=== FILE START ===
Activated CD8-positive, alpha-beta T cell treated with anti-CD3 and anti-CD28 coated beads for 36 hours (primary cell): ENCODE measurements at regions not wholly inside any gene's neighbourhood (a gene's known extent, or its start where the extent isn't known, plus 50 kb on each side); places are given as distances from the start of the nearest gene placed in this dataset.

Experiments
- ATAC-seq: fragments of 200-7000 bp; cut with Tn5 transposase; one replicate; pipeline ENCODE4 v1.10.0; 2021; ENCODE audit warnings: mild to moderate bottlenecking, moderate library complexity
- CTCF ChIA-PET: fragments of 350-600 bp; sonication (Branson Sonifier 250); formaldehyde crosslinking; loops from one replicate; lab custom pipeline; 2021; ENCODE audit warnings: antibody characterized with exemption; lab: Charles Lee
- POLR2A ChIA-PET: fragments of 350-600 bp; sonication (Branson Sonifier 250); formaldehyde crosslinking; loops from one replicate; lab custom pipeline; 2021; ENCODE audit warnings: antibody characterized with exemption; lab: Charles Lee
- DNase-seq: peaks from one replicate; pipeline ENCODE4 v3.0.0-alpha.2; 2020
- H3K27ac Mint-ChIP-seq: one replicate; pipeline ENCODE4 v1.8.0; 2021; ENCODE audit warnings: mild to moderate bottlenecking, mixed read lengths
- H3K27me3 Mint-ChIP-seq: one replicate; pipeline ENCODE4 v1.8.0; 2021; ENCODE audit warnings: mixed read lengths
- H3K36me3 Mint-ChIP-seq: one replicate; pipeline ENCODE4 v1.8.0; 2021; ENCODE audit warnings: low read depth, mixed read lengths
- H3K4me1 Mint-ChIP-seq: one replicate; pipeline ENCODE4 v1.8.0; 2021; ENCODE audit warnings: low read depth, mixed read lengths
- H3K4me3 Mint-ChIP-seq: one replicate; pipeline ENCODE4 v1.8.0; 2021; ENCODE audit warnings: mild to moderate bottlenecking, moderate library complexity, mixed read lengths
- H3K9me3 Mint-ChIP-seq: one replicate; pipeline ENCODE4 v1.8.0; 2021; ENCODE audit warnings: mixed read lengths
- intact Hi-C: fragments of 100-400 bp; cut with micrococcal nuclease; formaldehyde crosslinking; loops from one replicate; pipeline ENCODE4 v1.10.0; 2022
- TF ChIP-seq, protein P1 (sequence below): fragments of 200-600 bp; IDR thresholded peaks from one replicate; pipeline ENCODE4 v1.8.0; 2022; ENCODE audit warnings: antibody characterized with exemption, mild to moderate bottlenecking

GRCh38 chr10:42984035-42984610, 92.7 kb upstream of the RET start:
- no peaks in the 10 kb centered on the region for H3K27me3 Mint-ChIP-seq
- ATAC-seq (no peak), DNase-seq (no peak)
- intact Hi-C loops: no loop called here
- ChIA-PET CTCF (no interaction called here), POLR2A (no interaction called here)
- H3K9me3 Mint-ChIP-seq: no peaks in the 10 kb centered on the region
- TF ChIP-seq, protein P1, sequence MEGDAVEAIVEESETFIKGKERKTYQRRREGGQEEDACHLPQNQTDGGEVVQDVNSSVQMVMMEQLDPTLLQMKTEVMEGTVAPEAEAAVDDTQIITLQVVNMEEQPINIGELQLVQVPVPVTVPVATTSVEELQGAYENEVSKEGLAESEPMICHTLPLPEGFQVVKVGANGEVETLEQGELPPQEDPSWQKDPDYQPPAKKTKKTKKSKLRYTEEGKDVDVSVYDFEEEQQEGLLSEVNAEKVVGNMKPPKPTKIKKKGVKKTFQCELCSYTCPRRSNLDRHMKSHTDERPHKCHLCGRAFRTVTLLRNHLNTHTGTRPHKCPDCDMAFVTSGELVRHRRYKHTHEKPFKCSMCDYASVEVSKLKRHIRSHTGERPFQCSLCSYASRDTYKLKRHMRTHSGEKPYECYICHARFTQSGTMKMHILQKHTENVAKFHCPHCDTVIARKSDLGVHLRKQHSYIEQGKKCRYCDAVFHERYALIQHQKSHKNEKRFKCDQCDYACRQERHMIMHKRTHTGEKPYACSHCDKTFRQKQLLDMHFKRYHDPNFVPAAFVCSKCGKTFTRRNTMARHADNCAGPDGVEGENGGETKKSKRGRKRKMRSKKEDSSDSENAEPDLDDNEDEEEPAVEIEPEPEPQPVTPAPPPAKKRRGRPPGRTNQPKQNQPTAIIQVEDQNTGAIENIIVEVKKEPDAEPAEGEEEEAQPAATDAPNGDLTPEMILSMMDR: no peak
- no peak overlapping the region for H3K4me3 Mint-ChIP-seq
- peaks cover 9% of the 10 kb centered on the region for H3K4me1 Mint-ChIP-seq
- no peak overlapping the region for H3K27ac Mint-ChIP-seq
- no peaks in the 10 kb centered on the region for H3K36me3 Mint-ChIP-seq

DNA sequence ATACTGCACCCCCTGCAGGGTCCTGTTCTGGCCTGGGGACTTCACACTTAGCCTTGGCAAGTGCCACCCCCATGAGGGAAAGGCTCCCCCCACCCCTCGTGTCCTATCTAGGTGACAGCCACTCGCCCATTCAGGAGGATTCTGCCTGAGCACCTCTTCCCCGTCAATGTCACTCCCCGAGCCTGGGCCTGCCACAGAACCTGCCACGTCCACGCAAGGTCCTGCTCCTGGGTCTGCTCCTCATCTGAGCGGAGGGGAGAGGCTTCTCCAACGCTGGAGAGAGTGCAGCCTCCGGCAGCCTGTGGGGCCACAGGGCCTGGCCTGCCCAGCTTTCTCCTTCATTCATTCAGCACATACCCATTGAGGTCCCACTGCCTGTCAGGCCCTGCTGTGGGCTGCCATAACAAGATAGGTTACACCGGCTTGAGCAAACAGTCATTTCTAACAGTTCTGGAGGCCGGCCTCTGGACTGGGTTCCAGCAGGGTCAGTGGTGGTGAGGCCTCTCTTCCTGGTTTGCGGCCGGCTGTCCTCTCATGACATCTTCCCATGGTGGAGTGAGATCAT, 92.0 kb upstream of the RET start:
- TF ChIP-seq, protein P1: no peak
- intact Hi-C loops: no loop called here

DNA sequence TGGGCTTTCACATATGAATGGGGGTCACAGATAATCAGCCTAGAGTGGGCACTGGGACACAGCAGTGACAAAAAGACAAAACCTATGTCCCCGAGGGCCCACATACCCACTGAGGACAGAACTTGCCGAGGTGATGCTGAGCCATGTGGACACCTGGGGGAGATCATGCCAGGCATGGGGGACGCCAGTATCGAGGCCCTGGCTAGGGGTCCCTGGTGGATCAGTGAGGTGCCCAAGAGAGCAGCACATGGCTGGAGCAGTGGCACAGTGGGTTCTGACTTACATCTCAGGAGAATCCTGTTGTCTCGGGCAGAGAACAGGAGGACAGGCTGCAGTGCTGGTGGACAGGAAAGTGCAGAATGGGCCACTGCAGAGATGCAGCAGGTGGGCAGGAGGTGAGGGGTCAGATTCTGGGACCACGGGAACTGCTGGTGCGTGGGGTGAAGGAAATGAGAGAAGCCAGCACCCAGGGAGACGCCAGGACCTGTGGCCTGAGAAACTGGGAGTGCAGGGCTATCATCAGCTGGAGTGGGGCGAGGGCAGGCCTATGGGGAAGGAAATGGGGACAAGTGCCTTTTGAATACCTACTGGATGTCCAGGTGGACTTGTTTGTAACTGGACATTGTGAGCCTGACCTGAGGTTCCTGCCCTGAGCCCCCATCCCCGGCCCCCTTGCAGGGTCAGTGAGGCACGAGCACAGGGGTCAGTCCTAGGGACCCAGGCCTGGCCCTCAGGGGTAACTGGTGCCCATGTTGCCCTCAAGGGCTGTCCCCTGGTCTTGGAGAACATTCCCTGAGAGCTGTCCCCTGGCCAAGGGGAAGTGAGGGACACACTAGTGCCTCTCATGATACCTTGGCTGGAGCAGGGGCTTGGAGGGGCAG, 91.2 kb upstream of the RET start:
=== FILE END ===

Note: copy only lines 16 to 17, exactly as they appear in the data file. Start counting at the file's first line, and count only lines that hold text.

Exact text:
- no peaks in the 10 kb centered on the region for H3K27me3 Mint-ChIP-seq
- ATAC-seq (no peak), DNase-seq (no peak)